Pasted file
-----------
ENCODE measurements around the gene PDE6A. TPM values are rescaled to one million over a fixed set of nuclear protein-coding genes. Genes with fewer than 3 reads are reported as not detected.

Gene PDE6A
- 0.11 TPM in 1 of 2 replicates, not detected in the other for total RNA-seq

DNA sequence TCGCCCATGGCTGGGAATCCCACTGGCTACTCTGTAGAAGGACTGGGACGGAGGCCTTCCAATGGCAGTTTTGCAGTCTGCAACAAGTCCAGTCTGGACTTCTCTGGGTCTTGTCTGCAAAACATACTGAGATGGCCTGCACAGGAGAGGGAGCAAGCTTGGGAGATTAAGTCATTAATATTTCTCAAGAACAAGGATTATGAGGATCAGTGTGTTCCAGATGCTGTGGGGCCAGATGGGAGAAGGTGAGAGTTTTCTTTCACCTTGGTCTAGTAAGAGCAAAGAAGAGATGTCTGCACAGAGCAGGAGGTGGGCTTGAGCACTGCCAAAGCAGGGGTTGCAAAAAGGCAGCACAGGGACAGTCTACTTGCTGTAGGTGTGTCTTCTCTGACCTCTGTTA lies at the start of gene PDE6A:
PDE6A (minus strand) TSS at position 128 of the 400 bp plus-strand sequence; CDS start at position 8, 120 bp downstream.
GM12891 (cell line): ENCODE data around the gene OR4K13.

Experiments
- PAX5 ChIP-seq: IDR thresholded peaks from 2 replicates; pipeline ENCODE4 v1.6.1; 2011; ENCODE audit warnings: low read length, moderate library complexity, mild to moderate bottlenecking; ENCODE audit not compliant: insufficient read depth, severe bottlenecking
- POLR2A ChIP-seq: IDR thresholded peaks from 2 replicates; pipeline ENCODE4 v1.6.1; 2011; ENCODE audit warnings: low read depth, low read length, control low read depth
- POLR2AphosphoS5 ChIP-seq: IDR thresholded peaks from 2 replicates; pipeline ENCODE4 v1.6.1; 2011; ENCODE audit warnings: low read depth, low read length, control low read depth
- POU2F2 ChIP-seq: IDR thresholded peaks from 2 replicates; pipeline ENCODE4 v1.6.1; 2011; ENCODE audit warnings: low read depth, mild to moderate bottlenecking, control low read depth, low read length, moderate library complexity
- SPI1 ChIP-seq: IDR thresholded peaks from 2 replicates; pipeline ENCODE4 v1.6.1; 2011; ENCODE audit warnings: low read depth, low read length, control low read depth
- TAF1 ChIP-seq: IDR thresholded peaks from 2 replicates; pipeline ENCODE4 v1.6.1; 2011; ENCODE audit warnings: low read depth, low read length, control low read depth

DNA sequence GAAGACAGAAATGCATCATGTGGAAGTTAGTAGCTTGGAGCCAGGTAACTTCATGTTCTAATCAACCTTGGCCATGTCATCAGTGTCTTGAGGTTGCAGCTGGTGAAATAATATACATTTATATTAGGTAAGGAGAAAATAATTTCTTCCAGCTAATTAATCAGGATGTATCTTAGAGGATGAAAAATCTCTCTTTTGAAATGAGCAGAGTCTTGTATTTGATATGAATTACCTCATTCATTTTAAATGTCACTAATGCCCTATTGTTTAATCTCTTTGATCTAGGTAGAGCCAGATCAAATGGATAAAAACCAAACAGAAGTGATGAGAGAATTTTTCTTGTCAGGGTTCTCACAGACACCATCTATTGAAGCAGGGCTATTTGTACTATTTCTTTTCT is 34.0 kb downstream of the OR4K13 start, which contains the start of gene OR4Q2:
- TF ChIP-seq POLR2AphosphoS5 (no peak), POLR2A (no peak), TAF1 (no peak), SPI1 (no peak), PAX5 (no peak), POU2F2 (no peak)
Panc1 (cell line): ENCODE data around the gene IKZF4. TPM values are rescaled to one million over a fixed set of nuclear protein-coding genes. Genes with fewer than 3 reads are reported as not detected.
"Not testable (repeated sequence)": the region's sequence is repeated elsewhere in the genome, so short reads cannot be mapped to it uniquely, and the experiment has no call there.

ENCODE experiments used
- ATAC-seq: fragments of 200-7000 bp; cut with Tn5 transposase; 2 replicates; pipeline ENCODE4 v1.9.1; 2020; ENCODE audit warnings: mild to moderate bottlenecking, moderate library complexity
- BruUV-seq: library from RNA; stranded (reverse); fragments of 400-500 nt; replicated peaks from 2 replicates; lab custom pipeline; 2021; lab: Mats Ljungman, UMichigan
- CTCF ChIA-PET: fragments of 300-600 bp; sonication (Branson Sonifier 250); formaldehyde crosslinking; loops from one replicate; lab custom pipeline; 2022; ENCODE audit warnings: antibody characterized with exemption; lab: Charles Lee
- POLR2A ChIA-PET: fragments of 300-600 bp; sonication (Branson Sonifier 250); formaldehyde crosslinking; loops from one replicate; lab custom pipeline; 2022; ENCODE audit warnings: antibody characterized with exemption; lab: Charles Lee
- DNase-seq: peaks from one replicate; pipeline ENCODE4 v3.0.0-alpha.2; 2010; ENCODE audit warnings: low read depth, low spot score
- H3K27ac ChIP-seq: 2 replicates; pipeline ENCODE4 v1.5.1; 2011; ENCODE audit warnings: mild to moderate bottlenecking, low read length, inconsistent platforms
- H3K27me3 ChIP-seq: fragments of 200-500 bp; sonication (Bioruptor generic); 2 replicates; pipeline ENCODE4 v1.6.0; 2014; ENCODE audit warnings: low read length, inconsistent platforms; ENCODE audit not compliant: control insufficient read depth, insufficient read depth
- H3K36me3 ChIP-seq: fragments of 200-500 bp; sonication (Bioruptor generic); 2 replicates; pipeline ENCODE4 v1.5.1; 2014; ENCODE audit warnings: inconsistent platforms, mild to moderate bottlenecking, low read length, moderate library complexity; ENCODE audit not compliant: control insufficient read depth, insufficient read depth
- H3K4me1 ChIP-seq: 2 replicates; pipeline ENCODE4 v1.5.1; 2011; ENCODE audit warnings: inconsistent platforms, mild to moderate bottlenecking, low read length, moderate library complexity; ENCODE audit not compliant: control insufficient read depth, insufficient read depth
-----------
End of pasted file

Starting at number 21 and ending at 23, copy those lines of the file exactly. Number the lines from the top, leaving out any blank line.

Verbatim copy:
- CTCF ChIA-PET: fragments of 300-600 bp; sonication (Branson Sonifier 250); formaldehyde crosslinking; loops from one replicate; lab custom pipeline; 2022; ENCODE audit warnings: antibody characterized with exemption; lab: Charles Lee
- POLR2A ChIA-PET: fragments of 300-600 bp; sonication (Branson Sonifier 250); formaldehyde crosslinking; loops from one replicate; lab custom pipeline; 2022; ENCODE audit warnings: antibody characterized with exemption; lab: Charles Lee
- DNase-seq: peaks from one replicate; pipeline ENCODE4 v3.0.0-alpha.2; 2010; ENCODE audit warnings: low read depth, low spot score